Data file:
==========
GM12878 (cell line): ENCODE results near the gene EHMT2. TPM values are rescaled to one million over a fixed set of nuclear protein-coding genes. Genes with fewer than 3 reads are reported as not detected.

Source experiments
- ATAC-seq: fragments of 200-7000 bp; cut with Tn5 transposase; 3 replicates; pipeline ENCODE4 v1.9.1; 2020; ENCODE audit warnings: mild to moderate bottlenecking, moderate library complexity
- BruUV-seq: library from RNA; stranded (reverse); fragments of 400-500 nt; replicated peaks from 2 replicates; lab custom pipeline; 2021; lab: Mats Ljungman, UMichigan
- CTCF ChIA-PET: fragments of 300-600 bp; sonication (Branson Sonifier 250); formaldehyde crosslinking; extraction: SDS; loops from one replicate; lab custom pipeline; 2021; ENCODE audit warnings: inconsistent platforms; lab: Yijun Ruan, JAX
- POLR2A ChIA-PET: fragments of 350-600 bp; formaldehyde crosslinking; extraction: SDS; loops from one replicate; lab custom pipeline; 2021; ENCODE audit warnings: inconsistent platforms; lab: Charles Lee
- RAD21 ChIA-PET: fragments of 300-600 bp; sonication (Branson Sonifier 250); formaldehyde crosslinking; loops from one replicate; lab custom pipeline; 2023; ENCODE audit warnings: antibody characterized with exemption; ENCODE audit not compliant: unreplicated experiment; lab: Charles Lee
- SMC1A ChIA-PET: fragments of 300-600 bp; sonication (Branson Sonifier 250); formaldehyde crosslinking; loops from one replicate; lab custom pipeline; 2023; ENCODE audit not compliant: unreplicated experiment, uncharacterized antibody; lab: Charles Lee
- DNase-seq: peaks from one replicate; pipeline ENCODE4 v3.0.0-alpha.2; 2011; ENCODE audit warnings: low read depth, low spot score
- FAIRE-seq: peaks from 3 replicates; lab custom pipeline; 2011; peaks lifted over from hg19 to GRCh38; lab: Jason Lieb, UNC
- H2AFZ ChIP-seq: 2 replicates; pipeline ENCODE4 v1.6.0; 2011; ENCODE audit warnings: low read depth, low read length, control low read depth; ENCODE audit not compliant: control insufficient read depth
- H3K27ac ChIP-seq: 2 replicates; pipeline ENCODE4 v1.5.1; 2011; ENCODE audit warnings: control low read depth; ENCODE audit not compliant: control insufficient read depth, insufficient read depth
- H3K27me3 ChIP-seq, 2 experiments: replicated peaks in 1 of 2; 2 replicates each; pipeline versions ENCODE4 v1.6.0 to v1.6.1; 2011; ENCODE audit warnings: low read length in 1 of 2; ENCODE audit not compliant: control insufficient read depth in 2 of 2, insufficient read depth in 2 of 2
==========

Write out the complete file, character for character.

GM12878 (cell line): ENCODE results near the gene EHMT2. TPM values are rescaled to one million over a fixed set of nuclear protein-coding genes. Genes with fewer than 3 reads are reported as not detected.

Source experiments
- ATAC-seq: fragments of 200-7000 bp; cut with Tn5 transposase; 3 replicates; pipeline ENCODE4 v1.9.1; 2020; ENCODE audit warnings: mild to moderate bottlenecking, moderate library complexity
- BruUV-seq: library from RNA; stranded (reverse); fragments of 400-500 nt; replicated peaks from 2 replicates; lab custom pipeline; 2021; lab: Mats Ljungman, UMichigan
- CTCF ChIA-PET: fragments of 300-600 bp; sonication (Branson Sonifier 250); formaldehyde crosslinking; extraction: SDS; loops from one replicate; lab custom pipeline; 2021; ENCODE audit warnings: inconsistent platforms; lab: Yijun Ruan, JAX
- POLR2A ChIA-PET: fragments of 350-600 bp; formaldehyde crosslinking; extraction: SDS; loops from one replicate; lab custom pipeline; 2021; ENCODE audit warnings: inconsistent platforms; lab: Charles Lee
- RAD21 ChIA-PET: fragments of 300-600 bp; sonication (Branson Sonifier 250); formaldehyde crosslinking; loops from one replicate; lab custom pipeline; 2023; ENCODE audit warnings: antibody characterized with exemption; ENCODE audit not compliant: unreplicated experiment; lab: Charles Lee
- SMC1A ChIA-PET: fragments of 300-600 bp; sonication (Branson Sonifier 250); formaldehyde crosslinking; loops from one replicate; lab custom pipeline; 2023; ENCODE audit not compliant: unreplicated experiment, uncharacterized antibody; lab: Charles Lee
- DNase-seq: peaks from one replicate; pipeline ENCODE4 v3.0.0-alpha.2; 2011; ENCODE audit warnings: low read depth, low spot score
- FAIRE-seq: peaks from 3 replicates; lab custom pipeline; 2011; peaks lifted over from hg19 to GRCh38; lab: Jason Lieb, UNC
- H2AFZ ChIP-seq: 2 replicates; pipeline ENCODE4 v1.6.0; 2011; ENCODE audit warnings: low read depth, low read length, control low read depth; ENCODE audit not compliant: control insufficient read depth
- H3K27ac ChIP-seq: 2 replicates; pipeline ENCODE4 v1.5.1; 2011; ENCODE audit warnings: control low read depth; ENCODE audit not compliant: control insufficient read depth, insufficient read depth
- H3K27me3 ChIP-seq, 2 experiments: replicated peaks in 1 of 2; 2 replicates each; pipeline versions ENCODE4 v1.6.0 to v1.6.1; 2011; ENCODE audit warnings: low read length in 1 of 2; ENCODE audit not compliant: control insufficient read depth in 2 of 2, insufficient read depth in 2 of 2